thu 29/10/2020

Elf Lyons, Komedia, Brighton review - bonkers, brilliant and a bit of bare bum | reviews, news & interviews

Elf Lyons, Komedia, Brighton review - bonkers, brilliant and a bit of bare bum

Elf Lyons, Komedia, Brighton review - bonkers, brilliant and a bit of bare bum

An endearing personal journey into why guinea pigs hate their loving, attentive owners

Elf Lyons’ new show, Love Songs To Guinea Pigs, has moved away from her usual slapstick and absurdist mimicry into new realms of traditional stand up. She cites the reason as being unable to do mime on the radio, but there’s a more serious reason for the switch.

Elf Lyons’ new show, Love Songs To Guinea Pigs, has moved away from her usual slapstick and absurdist mimicry into new realms of traditional stand up. She cites the reason as being unable to do mime on the radio, but there’s a more serious reason for the switch.

After ChifChaff, her Edinburgh show last year, and a string of shows involving ballet, hula hooping and ice skating, the comic found herself in bed, paralysed from the waist down. What came next was corrective spinal surgery, adoption of two guinea pigs, a bout of depression, a break up, and a return to the stage.

Her personal experiences make up the narrative arc of the hour long gig, which starts with the ending first. It’s a mish-mash of different strands pulled together via her beloved guinea pigs, who hate her. The pet part is told through soliloquous diary excerpt reading, dramatic adaptations of their inner monologues and singalongs. Who knew there was such thing as a Mumsnet equivalent for guinea pig care? But there is, and her presentation of the thread around why guinea pigs might hate their owners, bought to life in accomplished character interpretation and parody voices is brilliant.

There’s also feminism, from a witty smackdown of a stag do coming in to sit in the front row of her show because they were too drunk for a strip club, to a bit about how much she loves her body – for what it does on the stage and how it makes her feel and how talking in odd voices keeps predatory men away. Elf dresses in a bedazzled hospital gown that doesn't do up at the back - showcasing often, via lunging into the audience and bending over to retreive a misbehaving mic, both a surgery scar and her bumcheeks. She loves her cellulite, because “when it rains, all the little animals can come and drink water from the rock pools of my thighs.” She really seems to mean her ‘take me as I am’ schtick, and although clearly still recovering from her ordeal – her confidence perhaps isn’t at 100% - there’s a really endearing quality that is separate from the overt ego drive or false self-deprecation usually associated with standup comics.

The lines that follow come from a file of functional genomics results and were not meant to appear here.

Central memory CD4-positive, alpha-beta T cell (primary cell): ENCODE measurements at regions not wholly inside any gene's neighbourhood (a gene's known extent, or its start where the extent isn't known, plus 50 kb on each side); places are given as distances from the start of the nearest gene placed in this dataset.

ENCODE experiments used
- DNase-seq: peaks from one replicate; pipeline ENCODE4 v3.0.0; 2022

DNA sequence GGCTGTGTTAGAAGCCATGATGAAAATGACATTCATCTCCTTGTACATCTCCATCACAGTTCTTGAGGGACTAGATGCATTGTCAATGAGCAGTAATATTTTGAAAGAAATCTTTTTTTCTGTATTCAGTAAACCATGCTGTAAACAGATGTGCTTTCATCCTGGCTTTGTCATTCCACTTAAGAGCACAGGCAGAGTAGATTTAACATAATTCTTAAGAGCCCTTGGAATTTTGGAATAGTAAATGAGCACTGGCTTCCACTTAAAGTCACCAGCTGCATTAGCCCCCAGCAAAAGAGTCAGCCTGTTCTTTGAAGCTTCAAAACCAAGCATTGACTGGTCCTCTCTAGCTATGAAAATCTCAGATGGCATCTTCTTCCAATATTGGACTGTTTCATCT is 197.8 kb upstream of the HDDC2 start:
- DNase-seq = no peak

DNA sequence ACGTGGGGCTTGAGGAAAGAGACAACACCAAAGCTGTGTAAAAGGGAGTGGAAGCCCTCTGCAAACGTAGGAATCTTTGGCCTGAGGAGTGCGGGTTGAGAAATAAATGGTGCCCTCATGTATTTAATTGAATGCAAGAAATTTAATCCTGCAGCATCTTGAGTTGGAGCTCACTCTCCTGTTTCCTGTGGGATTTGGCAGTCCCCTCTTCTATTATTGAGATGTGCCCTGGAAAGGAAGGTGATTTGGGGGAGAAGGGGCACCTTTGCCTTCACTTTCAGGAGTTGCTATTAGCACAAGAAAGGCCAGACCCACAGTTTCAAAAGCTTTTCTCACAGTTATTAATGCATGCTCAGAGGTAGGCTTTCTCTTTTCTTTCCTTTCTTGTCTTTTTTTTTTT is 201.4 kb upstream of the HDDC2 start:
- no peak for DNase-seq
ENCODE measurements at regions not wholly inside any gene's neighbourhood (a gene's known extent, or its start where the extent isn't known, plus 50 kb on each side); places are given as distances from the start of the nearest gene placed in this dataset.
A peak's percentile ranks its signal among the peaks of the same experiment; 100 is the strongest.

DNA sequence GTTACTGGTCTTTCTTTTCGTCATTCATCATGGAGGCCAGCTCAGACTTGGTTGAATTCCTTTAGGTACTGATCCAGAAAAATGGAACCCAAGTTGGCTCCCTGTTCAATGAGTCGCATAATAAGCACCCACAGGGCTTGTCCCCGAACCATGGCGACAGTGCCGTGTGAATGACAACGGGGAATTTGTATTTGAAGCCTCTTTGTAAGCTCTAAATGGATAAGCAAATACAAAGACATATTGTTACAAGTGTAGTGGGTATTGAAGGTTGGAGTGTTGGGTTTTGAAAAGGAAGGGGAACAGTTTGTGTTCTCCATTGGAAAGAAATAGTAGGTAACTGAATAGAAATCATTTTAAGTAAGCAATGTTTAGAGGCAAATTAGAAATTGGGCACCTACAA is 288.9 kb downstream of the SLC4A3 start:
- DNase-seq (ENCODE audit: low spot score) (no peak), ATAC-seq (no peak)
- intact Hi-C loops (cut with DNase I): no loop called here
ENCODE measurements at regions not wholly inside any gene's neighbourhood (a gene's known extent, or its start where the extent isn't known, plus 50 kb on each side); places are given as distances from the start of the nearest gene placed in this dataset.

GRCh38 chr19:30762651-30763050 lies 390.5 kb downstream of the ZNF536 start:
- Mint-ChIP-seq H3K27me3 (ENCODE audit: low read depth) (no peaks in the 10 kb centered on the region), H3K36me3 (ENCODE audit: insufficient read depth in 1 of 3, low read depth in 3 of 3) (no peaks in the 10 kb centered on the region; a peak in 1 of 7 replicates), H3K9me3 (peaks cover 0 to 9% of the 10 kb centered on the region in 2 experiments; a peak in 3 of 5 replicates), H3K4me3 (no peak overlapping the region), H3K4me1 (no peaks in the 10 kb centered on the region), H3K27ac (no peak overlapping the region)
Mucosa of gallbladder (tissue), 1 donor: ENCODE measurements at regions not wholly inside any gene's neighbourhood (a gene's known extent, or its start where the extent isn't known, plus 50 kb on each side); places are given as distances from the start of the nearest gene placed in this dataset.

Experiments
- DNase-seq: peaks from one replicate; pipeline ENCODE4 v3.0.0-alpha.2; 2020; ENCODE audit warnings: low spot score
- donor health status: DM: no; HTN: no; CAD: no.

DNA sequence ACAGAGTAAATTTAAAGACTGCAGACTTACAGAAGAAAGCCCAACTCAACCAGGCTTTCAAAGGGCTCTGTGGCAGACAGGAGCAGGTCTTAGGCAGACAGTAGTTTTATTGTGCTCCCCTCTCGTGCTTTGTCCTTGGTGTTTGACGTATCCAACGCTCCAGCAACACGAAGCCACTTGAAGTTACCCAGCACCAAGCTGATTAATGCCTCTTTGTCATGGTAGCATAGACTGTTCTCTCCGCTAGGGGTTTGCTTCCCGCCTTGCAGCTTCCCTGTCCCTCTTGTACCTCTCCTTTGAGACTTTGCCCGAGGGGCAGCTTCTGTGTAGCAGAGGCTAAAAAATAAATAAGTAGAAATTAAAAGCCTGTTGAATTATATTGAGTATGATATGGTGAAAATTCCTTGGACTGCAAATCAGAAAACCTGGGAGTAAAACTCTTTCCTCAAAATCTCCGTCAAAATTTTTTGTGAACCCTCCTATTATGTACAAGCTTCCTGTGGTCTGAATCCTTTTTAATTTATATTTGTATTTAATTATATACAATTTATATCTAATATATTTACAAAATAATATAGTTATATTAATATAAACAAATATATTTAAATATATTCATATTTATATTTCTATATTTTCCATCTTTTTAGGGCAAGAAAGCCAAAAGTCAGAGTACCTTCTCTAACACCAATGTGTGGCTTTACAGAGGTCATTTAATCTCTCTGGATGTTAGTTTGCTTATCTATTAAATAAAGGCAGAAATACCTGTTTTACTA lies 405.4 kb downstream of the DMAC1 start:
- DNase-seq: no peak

Her roaming accents that start as South African and end up as French, when impersonating an Australian are hilarious. The little physical flourishes of “ooh matron” leg kicks, waiting-for-impact facial expressions and her impeccable timing all birth plenty of (often uncontrollable) laughs from the audience. The one person that does leave, Elf bills as someone from her catholic mother’s book club.

There's a lot thrown in that at times feels disconnected, but just like her accents, it doesn’t seem to matter that the story doesn’t always match the source. Her tales of trying to win over Ian McCulloch and Clara Cupcakes as she listens to them deep throating their water bottles, choking on their cucumber or getting a bit horny with each other in their cage as she lies in bed a night, is a comfortable crash mat for a far more personal tale of recovery, pain, heartbreak and loss. 

Her roaming accents that start as South African and end up as French, when impersonating an Australian are hilarious.

rating

Editor Rating: 
3
Average: 3 (1 vote)

Share this article

Add comment

newsletter

Get a weekly digest of our critical highlights in your inbox each Thursday!

Simply enter your email address in the box below

View previous newsletters